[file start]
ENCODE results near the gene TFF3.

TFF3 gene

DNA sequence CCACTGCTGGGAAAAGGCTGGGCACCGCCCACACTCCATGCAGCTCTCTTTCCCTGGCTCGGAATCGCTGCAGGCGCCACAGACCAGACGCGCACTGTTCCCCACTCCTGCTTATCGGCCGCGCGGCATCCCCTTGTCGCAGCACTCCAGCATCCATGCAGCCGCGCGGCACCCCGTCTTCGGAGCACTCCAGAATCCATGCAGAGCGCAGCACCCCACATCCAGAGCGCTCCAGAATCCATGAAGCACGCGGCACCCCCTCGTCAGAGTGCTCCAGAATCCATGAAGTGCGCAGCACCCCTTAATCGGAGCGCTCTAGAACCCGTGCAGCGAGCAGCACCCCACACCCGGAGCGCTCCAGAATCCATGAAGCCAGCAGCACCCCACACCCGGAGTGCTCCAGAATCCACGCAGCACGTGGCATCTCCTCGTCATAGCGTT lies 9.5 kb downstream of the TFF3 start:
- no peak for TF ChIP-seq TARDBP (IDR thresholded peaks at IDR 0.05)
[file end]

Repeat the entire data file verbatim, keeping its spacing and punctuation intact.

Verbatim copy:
ENCODE results near the gene TFF3.

TFF3 gene

DNA sequence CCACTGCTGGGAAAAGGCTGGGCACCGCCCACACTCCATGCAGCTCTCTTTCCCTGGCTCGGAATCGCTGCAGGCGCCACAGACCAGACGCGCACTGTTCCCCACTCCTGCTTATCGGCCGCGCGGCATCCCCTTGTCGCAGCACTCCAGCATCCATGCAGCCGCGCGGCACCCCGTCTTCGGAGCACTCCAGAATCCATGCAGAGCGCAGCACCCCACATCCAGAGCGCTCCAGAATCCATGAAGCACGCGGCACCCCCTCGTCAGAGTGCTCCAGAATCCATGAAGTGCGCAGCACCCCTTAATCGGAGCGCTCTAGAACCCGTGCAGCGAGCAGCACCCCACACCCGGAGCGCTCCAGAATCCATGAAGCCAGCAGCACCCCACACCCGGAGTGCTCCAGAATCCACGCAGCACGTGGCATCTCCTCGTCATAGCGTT lies 9.5 kb downstream of the TFF3 start:
- no peak for TF ChIP-seq TARDBP (IDR thresholded peaks at IDR 0.05)